“eminently readable, and its emotional effects linger beyond the last page.”
Ariadne is a footnote in Greek mythology. She was the sister of the Minotaur, the spy who betrayed the labyrinth’s secrets to Theseus. This minimal profile is fairly typical for women in mythology. Ancient Greece wasn’t a woman’s world, and even its myths leave women at the margins. “Proper” women, proverbially, were seen in public only twice: on the day they were married and the day they were buried. Goddesses had greater freedom, but mythological women, with their mixed divine and mortal heritages, peer out from the shadows.
Jennifer Saint’s first novel repositions Ariadne as the hero of her own story, which runs parallel to the thread of myth. This isn’t a new approach. The last two decades have been punctuated by re-imaginings of women’s lives in Greek myth, from Margaret Atwood’s The Penelopiad and Madeline Miller’s Circe to Pat Barket’s The Silence of the Girls and The Women of Troy (which re-center the mortal women of the Iliad). Such novels may be effective precisely because female characters of Greek myth are so marginal: there’s room for psychological development, and space for human depth. It’s a field that’s still fertile, and Ariadne grows well in it.
Ariadne is the daughter of Minos, king of Crete, and Pasiphae, who was cursed by Poseidon to mate with a bull and birth the Minotaur. The Minotaur is the youngest child of many, a carnivorous child whose monstrousness explodes his family. Few families are so confronted with their mother’s sexuality, and rarely are the consequences so dire. Ariadne turns inward, dancing on the beautiful floor built by Dedalus, the great artisan, and avoiding her father. When Minos conquers Athens and the children are bought to be fed to the Minotaur, her trauma is even greater. Theseus finally arrives, a mythic hero, seeking to fight and kill the Minotaur, and Ariadne is seduced by his heroism. She surrenders the knowledge of the Labyrinth and prepares to flee with Theseus and her sister Phaedra.
Key to this story, though, is Theseus’ betrayal. Theseus is one of the great mythic heroes of ancient Greece. Like Hercules, he battles monsters, undertakes great quests, and dominates his world. He leaves Phaedra behind, returning to marry her years later, and soon casts off Ariadne. He has no use for a girl who would betray her father, as Ariadne does, and so, inevitably, he abandons her to die.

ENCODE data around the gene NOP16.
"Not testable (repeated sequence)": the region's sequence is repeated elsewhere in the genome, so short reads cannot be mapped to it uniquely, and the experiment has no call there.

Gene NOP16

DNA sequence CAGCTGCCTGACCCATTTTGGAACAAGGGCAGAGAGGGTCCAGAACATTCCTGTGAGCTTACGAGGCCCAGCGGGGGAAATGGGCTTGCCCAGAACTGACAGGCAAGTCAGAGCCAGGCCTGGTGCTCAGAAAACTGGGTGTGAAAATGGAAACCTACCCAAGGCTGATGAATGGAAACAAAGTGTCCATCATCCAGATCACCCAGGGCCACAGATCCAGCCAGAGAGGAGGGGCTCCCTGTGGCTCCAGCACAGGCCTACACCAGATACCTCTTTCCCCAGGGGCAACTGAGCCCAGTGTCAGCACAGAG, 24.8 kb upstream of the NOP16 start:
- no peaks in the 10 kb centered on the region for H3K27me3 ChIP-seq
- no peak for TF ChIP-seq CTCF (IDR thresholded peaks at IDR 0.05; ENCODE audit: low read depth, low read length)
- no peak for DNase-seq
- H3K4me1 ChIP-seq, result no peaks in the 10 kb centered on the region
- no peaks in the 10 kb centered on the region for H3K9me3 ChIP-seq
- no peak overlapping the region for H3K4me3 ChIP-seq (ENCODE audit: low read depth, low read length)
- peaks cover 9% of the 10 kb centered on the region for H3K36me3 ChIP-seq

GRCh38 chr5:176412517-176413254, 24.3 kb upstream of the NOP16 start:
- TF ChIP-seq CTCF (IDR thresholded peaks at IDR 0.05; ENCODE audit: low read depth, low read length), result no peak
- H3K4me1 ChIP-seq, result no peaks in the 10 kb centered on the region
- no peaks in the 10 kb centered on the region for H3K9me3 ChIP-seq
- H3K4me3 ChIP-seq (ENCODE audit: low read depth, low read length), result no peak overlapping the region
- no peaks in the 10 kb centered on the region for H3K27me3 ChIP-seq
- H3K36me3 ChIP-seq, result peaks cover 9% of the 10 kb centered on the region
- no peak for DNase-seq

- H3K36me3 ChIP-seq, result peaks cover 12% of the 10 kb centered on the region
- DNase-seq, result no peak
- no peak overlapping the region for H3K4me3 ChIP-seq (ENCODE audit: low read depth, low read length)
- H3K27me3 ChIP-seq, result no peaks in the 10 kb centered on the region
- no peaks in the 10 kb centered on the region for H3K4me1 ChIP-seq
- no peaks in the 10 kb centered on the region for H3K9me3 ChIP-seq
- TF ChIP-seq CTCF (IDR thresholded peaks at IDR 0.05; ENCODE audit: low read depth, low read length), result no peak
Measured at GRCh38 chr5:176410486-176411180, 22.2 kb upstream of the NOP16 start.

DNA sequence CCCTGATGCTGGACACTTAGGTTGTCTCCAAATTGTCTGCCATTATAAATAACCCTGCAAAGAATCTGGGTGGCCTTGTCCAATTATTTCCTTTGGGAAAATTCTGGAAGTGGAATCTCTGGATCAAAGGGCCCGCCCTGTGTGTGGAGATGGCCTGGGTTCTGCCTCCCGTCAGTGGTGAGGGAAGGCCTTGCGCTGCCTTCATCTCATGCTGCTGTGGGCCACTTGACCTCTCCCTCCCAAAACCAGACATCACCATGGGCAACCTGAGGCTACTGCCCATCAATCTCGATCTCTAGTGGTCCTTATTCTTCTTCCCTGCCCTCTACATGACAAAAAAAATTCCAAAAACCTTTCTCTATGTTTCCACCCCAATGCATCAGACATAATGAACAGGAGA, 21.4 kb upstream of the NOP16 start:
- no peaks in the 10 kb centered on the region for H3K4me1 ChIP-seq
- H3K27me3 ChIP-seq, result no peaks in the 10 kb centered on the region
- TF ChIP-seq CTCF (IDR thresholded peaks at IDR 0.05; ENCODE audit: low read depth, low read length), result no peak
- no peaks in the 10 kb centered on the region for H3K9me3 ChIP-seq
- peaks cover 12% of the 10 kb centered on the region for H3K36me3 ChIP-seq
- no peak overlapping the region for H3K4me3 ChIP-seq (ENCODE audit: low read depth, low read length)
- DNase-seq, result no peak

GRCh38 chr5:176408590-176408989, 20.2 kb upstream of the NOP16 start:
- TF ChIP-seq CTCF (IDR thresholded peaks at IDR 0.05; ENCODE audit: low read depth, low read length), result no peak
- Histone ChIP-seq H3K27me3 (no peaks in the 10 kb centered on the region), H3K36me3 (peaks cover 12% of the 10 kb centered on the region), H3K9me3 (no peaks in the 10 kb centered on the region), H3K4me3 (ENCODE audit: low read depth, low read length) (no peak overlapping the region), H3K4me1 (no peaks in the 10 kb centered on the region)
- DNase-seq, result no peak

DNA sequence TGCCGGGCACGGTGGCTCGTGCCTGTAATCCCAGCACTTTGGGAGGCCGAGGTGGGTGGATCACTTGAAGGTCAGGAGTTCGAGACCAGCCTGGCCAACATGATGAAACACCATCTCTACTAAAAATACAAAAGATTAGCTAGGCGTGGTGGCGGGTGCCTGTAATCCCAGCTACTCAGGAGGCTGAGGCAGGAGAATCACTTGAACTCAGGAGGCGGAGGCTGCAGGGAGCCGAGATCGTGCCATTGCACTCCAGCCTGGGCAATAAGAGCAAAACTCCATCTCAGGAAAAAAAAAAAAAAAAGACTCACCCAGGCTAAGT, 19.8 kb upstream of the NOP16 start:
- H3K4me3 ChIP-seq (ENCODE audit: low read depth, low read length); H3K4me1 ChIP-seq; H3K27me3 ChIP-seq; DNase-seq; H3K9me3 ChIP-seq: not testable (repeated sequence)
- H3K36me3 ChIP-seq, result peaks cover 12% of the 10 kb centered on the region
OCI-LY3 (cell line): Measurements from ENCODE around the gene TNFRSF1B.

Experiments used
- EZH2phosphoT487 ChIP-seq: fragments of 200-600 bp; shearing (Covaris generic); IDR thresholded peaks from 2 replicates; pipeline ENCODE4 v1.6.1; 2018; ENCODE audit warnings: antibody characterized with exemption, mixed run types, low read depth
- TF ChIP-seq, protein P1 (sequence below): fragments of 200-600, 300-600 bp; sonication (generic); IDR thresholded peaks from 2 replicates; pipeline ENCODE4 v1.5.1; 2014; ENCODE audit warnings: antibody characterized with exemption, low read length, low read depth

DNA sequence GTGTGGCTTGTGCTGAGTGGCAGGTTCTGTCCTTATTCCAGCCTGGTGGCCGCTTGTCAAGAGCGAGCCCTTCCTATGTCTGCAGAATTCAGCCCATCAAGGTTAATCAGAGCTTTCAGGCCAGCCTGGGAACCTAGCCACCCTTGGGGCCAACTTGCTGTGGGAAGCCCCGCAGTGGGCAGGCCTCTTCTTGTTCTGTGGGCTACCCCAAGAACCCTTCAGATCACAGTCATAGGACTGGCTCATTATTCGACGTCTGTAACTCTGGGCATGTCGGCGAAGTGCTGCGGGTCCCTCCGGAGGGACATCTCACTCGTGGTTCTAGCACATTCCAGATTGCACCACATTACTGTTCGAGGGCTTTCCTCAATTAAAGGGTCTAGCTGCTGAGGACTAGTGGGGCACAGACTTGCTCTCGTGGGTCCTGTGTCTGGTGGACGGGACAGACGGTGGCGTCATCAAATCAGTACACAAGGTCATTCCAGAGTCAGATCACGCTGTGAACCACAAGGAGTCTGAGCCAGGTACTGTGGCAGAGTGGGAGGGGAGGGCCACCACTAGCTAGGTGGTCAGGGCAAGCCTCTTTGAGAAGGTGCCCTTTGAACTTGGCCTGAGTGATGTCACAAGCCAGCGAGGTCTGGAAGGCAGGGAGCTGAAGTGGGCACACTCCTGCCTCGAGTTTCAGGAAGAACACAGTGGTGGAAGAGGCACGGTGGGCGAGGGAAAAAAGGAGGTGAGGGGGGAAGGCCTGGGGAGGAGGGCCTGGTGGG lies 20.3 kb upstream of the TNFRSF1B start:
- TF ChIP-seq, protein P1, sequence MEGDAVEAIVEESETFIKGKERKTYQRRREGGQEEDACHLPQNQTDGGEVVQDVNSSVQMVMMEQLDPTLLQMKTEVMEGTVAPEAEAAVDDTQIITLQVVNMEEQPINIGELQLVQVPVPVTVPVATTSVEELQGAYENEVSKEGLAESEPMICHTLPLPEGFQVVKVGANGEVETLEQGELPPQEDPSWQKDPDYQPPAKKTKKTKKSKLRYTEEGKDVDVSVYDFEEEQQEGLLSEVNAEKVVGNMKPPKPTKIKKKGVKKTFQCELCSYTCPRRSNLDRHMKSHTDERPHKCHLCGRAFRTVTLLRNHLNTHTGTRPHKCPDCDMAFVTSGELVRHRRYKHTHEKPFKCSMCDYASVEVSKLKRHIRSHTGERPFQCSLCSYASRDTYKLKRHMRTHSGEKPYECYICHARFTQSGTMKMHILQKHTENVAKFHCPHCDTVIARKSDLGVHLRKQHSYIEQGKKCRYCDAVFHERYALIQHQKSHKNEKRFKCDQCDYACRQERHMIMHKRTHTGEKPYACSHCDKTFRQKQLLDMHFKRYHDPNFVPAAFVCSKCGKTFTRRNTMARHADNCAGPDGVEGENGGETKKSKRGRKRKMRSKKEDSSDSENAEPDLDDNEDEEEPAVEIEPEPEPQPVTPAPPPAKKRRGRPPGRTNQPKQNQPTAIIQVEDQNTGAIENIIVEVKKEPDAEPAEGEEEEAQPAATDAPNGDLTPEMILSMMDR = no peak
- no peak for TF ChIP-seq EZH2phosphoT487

Instead of death, though, Ariadne finds the god Dionysus, outsider among the Olympians, and becomes his wife and high priestess. She lives in isolation on an island between Crete and Athens, unbothered by the outside world. Phaedra, unaware of her sister’s fate, makes Theseus a more palatable wife. But Phaedra finds Theseus as disappointing and untrustworthy as her sister did, and even without knowing of his betrayal, comes to hate her husband and children.
Ariadne and Phaedra both represent feminine failure in Greek mythology. Ariadne fails as a daughter, Phaedra as a wife and mother. In disappointing their society’s most basic expectations, they ironically become more sympathetic to modern readers: they’re characters driven by individualism in a collectivist context, which makes them far more like us than the mythic characters who surround them.
Beyond this re-framing, Ariadne doesn’t challenge its source material. Saint doesn’t offer Ariadne or Phaedra (who share the first-person narration) a long historical perspective, or a chance to consider the nature of myth; nothing meta-textual occurs. The story relies instead on sympathy: the sympathy between ancient women subject to a violent patriarchal society, and the sympathy between modern readers and ancient individuals seeking to exist in ways that their societies don’t condone. The resulting novel isn’t deeply provocative, but it’s eminently readable, and its emotional effects linger beyond the last page.